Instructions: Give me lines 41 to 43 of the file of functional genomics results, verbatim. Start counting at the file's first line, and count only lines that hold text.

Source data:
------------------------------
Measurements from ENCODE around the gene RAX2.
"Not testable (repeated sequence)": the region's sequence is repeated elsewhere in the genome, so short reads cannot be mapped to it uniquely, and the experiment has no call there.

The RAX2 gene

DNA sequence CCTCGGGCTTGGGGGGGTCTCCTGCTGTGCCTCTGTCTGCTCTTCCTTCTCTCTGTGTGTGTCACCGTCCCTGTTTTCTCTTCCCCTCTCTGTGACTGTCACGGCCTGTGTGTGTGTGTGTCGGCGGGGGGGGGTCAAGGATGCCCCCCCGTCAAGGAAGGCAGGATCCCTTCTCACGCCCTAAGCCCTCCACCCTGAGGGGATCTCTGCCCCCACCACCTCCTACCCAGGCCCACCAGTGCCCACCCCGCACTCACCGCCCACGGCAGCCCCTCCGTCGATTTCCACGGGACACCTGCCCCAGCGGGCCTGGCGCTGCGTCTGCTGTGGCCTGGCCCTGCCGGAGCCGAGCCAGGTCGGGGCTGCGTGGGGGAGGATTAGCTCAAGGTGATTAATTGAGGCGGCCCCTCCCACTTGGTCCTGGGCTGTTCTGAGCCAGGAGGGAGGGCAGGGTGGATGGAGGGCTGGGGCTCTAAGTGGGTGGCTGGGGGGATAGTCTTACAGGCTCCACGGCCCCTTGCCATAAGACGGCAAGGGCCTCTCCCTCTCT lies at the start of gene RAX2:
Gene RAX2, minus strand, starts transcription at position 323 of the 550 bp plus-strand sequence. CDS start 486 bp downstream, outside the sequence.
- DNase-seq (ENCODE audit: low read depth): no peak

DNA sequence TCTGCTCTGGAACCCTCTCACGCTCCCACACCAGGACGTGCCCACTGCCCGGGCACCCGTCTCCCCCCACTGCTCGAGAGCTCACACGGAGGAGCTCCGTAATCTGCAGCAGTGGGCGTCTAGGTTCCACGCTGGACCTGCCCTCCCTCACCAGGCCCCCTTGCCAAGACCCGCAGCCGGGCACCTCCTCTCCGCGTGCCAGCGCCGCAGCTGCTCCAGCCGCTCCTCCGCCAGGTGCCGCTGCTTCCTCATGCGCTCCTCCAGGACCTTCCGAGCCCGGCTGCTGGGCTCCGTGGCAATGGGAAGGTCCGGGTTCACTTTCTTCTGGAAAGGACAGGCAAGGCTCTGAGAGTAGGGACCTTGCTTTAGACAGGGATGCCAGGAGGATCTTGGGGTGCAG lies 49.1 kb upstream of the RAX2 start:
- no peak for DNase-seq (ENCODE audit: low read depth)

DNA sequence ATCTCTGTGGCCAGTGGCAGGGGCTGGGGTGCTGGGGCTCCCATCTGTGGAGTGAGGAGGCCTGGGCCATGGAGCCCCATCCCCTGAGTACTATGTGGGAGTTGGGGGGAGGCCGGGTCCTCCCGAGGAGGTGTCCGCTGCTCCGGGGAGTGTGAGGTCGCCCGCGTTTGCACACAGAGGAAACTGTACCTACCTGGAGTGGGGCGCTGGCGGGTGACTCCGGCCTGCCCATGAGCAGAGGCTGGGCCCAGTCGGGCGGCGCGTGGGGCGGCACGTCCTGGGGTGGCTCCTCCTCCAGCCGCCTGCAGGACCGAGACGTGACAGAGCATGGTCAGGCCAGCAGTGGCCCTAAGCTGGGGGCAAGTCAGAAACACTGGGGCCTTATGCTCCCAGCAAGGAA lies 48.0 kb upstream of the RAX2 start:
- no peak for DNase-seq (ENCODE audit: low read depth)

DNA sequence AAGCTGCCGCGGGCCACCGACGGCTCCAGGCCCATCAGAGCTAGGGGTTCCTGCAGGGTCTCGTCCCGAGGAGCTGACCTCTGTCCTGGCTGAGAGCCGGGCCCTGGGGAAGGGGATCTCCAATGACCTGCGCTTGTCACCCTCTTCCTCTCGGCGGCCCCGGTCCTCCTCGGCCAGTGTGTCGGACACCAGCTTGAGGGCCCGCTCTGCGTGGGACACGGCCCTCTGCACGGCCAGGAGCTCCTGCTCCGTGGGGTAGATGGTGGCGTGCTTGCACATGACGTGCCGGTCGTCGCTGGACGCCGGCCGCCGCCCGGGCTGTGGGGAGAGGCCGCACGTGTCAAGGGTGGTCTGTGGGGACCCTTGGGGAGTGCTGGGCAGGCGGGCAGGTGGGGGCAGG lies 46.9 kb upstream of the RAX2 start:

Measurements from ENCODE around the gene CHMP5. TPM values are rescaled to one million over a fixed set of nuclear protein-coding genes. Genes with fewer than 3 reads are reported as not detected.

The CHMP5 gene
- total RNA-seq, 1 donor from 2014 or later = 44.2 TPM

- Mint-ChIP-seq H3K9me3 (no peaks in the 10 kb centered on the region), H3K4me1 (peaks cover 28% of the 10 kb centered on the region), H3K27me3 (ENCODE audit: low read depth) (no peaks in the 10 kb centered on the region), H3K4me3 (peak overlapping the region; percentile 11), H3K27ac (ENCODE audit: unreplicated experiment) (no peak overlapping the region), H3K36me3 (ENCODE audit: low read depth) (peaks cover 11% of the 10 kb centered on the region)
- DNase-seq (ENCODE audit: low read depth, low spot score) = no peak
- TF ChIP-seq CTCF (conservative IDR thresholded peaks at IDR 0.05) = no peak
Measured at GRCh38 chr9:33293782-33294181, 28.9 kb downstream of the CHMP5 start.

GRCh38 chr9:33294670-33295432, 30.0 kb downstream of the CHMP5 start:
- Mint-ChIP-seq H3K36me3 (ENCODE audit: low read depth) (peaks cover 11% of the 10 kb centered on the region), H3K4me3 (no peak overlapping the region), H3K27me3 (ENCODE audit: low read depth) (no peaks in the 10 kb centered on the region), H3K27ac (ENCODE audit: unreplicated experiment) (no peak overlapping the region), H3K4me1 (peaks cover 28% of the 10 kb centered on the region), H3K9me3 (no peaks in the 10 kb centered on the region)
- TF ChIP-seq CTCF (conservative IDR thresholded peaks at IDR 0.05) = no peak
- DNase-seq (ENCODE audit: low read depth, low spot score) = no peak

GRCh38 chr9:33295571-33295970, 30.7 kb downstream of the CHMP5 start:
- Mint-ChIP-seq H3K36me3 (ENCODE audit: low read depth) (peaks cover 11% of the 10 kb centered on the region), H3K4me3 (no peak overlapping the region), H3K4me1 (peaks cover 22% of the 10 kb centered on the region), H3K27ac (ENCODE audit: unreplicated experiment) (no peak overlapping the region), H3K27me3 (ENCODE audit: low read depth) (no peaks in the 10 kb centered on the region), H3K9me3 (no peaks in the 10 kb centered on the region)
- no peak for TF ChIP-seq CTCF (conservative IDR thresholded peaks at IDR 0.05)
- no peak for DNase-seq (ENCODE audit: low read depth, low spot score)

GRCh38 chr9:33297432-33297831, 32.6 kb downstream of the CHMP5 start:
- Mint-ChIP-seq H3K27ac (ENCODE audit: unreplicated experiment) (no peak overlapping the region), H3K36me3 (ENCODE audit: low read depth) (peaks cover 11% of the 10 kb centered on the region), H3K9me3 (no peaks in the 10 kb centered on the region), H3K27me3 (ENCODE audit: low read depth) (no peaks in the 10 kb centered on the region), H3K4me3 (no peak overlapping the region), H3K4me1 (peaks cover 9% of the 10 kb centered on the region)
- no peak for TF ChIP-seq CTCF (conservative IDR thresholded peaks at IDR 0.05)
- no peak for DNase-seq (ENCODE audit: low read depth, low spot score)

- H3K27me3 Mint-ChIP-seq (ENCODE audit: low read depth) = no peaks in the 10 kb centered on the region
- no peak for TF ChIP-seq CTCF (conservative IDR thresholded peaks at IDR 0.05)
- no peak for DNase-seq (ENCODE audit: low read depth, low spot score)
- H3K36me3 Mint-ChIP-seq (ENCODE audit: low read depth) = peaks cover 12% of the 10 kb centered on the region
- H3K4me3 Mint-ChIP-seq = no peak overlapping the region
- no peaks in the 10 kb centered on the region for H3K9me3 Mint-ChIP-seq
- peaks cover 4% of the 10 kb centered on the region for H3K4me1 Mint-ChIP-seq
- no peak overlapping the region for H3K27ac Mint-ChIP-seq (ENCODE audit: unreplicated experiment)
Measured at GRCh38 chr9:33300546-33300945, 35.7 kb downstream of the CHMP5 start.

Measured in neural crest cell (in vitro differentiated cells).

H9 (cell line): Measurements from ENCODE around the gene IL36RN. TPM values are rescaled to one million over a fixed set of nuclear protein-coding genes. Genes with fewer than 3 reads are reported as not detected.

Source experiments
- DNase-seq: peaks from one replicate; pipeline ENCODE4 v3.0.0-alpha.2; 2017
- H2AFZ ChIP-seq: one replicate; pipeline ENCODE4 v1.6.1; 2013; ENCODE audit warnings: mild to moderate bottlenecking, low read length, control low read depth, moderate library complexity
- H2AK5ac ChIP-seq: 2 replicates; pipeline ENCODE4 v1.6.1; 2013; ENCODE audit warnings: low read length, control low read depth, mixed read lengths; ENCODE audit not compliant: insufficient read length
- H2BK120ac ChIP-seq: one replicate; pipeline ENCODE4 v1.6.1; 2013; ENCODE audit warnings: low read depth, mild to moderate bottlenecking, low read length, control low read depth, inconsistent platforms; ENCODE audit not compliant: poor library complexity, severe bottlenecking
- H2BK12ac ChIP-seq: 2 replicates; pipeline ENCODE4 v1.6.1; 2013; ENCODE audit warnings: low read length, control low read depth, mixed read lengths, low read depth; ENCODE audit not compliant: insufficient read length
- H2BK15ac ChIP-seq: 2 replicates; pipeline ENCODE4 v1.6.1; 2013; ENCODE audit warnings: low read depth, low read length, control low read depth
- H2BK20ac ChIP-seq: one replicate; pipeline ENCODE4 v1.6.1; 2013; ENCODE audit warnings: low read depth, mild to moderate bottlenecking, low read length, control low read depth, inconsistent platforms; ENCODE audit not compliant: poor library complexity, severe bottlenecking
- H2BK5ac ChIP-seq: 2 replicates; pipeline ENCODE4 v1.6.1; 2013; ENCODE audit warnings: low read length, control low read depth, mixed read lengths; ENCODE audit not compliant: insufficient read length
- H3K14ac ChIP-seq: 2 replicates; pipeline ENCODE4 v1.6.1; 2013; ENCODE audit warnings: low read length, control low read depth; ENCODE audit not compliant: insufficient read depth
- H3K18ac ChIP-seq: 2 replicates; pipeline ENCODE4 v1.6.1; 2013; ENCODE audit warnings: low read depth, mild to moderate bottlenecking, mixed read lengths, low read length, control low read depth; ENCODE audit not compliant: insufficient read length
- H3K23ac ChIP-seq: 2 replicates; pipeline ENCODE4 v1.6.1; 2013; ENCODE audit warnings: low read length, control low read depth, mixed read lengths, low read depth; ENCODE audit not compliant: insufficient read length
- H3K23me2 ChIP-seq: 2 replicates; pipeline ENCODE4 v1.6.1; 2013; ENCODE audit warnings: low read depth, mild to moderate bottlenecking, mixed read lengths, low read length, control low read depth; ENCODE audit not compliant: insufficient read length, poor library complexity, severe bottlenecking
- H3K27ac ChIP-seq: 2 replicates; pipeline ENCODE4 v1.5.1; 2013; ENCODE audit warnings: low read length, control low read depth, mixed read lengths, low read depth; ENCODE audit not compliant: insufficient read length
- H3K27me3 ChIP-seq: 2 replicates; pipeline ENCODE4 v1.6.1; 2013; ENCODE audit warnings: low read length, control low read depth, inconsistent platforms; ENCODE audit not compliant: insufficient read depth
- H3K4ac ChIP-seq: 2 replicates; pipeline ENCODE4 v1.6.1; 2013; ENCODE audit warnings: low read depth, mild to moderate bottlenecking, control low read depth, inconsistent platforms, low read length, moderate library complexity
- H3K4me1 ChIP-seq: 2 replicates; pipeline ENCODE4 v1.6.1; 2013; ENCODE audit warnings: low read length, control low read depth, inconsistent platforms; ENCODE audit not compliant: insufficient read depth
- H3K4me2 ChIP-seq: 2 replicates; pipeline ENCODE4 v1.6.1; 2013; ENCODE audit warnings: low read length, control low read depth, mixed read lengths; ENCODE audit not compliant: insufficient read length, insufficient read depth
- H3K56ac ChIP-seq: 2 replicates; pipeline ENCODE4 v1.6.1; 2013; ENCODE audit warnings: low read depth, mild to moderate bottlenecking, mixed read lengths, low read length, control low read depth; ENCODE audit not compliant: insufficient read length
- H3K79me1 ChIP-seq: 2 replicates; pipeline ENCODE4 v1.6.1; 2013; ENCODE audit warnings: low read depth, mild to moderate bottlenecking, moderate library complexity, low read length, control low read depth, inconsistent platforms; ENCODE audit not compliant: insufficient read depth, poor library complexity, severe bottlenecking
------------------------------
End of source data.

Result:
H9 (cell line): Measurements from ENCODE around the gene IL36RN. TPM values are rescaled to one million over a fixed set of nuclear protein-coding genes. Genes with fewer than 3 reads are reported as not detected.

Source experiments
- DNase-seq: peaks from one replicate; pipeline ENCODE4 v3.0.0-alpha.2; 2017